Growing Vanilla

Growing Vanilla

Vanilla blossoms cluster.

Vanilla blossoms cluster. Photo by Jan TenBruggencate

by Jan TenBruggencate

Kaua`i’s vanilla crop is one of the island’s best-kept secrets, although it’s still a very small secret, because vanilla is nowhere near being an industry on the island.

We are not a player in the global vanilla market, as Madagascar, Tahiti, Indonesia, Mexico, Thailand, Papua New Guinea, India and parts of Africa are.

But an increasing number of Kaua`i residents seem to be growing vanilla. Some just do it for curiosity and some for home use, but a few committed farmers actually grow significant numbers.

Vanilla isn’t difficult to grow, but it’s a farm crop that is exceedingly labor intensive because of the need for hand pollination. Only in their native Mexico do vanilla orchids get naturally pollinated.

That is done by a rare species of bee without a stinger, called Melipona. It’s the only insect that has figured out how to navigate the vanilla orchid’s complex reproductive geography to accomplish pollination. The bee doesn’t exist in other parts of the world, and vanilla thus is not naturally pollinated except in its native Mexico. All the rest of the globe’s vanilla crop is hand-pollinated.

Vanilla is a hardy orchid, with a thick stem and a delicate green blossom. It grows as a vine. It has been grown around the island as a curiosity for generations. Only recently have a few folks begun taking Kaua`i vanilla seriously.

Among the growers with significant numbers of vines are Neil Clendeninn of the North Shore and the Lydgate family at Steelgrass Farm. Each has in the neighborhood of a couple of hundred producing vines.

Clendeninn, who is developing a business plan for a vanilla growers’ cooperative, said there may be as few as three other growers of significant size. If you’re interested in building and running a small vanilla cooperative, give Clendeninn a call. He’s in the phone book.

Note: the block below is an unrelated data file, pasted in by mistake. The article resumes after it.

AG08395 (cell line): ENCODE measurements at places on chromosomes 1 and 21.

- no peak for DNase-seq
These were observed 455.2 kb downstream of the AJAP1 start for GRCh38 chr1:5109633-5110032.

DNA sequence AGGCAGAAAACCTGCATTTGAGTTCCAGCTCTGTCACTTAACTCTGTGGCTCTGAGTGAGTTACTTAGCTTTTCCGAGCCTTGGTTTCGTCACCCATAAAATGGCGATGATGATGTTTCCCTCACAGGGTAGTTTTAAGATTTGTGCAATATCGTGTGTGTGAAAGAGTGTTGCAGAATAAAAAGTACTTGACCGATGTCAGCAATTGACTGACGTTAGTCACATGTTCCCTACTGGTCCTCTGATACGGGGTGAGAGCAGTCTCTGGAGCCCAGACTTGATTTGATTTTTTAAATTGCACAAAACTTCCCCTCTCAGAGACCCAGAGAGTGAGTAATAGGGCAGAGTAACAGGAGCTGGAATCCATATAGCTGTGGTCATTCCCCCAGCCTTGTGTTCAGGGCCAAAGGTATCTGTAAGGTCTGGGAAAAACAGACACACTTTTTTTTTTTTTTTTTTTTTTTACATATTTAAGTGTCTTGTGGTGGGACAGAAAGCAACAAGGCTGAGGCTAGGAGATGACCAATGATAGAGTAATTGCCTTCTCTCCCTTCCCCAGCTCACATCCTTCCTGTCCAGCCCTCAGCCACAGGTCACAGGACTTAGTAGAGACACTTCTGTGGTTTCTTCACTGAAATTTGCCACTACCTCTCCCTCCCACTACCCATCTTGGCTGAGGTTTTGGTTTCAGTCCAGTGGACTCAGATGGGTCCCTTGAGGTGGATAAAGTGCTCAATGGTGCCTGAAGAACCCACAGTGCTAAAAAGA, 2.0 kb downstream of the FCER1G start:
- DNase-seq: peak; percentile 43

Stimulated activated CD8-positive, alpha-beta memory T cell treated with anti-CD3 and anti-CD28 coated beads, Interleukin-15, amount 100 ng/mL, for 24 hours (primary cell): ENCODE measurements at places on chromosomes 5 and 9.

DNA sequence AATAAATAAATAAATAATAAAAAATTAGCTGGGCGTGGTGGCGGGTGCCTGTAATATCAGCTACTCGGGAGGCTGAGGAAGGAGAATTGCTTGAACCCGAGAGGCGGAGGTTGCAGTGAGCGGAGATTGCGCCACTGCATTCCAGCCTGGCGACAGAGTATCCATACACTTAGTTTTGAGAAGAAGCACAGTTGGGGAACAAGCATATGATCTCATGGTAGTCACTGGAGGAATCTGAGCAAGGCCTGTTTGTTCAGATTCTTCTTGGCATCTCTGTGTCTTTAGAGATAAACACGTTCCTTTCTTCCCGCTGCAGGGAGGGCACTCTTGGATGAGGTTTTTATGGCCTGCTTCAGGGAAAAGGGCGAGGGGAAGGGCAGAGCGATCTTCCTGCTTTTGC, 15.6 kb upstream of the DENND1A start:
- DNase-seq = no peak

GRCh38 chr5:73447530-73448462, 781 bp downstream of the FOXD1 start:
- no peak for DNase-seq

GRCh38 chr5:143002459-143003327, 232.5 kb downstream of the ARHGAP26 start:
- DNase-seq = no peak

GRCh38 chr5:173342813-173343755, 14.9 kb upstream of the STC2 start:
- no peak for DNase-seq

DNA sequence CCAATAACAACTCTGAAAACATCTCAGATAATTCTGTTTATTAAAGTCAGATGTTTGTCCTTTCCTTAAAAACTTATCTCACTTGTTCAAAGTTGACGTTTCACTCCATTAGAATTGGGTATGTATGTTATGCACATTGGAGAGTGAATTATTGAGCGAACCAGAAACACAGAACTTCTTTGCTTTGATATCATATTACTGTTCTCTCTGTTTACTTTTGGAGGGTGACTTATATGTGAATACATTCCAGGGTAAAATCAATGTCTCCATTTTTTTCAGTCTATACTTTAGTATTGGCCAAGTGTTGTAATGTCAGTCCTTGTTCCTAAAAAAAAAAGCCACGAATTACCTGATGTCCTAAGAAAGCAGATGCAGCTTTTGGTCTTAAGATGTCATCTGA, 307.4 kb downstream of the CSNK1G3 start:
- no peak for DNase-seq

But there are lots of small-time growers. Some supply their vanilla directly to restaurants, or just keep them for home use, or give them away as Christmas presents. The aromatic black beans find their ways into chocolates, drinks, desserts and all manner of goods.

Melissa McFerrin, executive administrator of the Kauai County Farm Bureau, said there seems to be a bigger demand for locally grown specialty products like vanilla than there is supply. But that may simply be because it’s a pain to convince a vanilla orchid to produce fruit.

If you’re getting vanilla beans on your vines, it means you’ve mastered the arcane art of vanilla pollination, a process that requires good eyes, a steady hand and a proper tool.

How tricky is it?

I recently visited the United States Botanic Garden in Washington D.C. The folks there were proud to this year have successfully pollinated one of their vanilla blossoms. As this is written, they are growing their very first vanilla bean. Read more about the garden at www.usbg.gov.

Kaua`i Nursery & Landscaping had produced a handbook on vanilla growing. It’s called About Vanilla Orchids and is available online at http://www.kauainursery.com/images/Vanilla%20Book.pdf.

Jan TenBruggencate

Jan TenBruggencate

Jan TenBruggencate is an author and the former science writer for The Honolulu Advertiser. He operates a communications company, Island Strategy LLC. He serves on the board of the Kaua’i Island Utility Cooperative and on the County Charter Review Commission.

By | 2016-11-10T05:42:45+00:00 June 21st, 2012|0 Comments

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